Use this URL to cite or link to this record in EThOS: http://ethos.bl.uk/OrderDetails.do?uin=uk.bl.ethos.636657
Title: Development and application of in vitro micronucleus test : the quest for a suitable cell type
Author: Williamson, J.
Awarding Body: University of Wales Swansea
Current Institution: Swansea University
Date of Award: 2000
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Abstract:
To prevent unnecessary human exposure to aneugens, regulatory agencies are beginning to suggest screening for induced aneuploidy be undertaken. There are two mechanisms by which aneuploidy may arise, non-disjunction and chromosome loss. To fully assess the aneugenic potential of a compound a test that can detect both should be employed. At present, the cytokinesis-blocked micronucleus assay is the only assay that can, when coupled with the appropriate molecular probing technologies, detect both mechanisms. The use of the in vitro micronucleus assay to detect aneuploidy is a relatively recent advance and as such regulatory bodies are yet to include the test in the recommended guidelines for testing. In consequence, in recent years great efforts to validate the assay have been made and the work presented here was performed to this end. In this study, the in vitro micronucleus assay in conjunction with fluorescence labelling techniques, was assessed to determine the assay's ability to detect induced aneuploidy. An important part of this investigation focused upon the cell type to be used. Ideally, to detect non-disjunction a karyotypically stable cell type should be employed. A such, the primary humans cell types, whole blood lymphocytes, extended-term (ET) lymphocytes, isolated lymphocytes and fibroblasts were investigated. In principle, the ET lymphocytes, represented the most suitable cell type. However, the ET system for testing aneugens revealed unexpected problems that required a series of further investigations which illustrated the significance of pH in cell culture division fidelity. Finally, studies were also undertaken to determine the role of metabolism in aneugen activity.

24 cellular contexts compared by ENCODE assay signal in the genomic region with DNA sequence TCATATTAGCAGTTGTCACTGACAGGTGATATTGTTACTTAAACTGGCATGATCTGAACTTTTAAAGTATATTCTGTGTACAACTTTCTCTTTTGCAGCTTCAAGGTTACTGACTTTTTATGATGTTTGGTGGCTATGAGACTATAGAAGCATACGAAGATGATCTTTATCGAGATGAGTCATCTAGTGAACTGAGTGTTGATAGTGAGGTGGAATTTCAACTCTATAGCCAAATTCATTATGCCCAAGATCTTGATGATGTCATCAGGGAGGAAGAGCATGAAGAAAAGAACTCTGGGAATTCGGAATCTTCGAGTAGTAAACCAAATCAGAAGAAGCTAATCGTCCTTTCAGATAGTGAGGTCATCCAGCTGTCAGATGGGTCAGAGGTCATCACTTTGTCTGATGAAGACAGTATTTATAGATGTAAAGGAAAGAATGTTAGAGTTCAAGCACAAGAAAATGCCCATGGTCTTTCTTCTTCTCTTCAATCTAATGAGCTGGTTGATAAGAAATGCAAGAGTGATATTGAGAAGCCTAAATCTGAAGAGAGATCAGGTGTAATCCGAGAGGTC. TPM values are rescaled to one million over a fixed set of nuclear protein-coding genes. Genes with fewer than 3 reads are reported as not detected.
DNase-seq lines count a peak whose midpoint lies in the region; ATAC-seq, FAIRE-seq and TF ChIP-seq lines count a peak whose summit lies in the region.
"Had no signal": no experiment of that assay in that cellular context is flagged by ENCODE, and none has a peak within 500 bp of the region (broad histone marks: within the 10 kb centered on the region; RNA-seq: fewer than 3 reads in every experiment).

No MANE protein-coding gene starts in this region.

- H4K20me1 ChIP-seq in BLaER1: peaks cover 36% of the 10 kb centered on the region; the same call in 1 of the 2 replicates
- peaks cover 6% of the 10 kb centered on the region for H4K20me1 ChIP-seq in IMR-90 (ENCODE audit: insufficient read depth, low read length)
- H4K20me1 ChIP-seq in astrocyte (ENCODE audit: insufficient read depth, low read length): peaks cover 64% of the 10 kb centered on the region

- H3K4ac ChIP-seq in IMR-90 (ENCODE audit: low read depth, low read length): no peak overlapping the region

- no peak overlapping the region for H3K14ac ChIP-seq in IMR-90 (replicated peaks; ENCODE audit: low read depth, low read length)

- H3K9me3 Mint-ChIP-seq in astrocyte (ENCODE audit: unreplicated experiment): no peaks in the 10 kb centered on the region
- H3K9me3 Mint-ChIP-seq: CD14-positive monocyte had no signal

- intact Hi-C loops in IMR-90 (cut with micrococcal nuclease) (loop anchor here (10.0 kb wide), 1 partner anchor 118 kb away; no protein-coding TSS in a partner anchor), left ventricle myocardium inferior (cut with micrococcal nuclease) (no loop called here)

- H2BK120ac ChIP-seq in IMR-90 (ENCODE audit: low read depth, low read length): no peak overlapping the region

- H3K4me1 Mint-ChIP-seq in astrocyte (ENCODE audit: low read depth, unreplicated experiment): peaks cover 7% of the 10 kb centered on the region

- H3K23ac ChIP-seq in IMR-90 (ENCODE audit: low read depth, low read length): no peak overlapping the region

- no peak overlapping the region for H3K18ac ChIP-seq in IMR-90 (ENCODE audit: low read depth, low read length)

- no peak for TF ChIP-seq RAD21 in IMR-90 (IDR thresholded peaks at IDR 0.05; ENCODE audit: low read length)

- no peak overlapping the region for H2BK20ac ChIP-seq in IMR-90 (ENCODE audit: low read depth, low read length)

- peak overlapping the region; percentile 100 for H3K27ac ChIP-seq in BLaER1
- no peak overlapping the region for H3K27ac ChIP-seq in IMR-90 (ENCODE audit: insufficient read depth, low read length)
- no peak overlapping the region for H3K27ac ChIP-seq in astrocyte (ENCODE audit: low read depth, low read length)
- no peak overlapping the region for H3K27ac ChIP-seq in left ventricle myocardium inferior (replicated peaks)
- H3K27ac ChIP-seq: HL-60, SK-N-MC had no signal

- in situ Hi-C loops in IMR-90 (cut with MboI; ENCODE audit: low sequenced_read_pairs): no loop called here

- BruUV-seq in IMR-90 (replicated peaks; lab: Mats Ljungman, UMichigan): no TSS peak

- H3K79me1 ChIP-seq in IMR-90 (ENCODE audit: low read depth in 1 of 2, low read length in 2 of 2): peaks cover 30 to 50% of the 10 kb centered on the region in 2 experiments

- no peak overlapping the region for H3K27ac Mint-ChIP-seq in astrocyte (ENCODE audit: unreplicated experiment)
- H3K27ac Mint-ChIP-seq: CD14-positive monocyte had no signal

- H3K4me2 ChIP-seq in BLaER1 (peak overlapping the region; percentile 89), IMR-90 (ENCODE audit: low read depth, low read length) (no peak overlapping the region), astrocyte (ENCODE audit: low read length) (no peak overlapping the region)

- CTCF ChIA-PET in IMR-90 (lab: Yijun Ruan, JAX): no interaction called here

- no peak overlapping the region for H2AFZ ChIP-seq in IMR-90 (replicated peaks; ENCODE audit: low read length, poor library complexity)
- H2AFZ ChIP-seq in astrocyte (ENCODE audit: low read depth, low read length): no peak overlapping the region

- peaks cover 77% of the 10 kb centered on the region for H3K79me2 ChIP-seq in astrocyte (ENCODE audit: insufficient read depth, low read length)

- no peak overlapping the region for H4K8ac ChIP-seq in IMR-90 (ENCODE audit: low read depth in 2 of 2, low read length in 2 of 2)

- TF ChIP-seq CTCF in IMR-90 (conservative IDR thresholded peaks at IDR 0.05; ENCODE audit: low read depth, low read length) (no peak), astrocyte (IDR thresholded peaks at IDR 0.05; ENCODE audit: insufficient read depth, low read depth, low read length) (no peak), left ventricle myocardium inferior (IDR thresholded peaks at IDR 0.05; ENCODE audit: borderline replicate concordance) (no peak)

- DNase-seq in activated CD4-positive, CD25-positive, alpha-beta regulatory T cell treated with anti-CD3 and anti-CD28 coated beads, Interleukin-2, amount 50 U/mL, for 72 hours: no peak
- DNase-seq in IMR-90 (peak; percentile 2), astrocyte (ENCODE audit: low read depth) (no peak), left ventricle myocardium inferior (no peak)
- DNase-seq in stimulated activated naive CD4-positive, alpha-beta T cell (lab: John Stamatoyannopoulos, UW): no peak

Supervisor: Not available Sponsor: Not available
Qualification Name: Thesis (Ph.D.) Qualification Level: Doctoral
EThOS ID: uk.bl.ethos.636657  DOI: Not available
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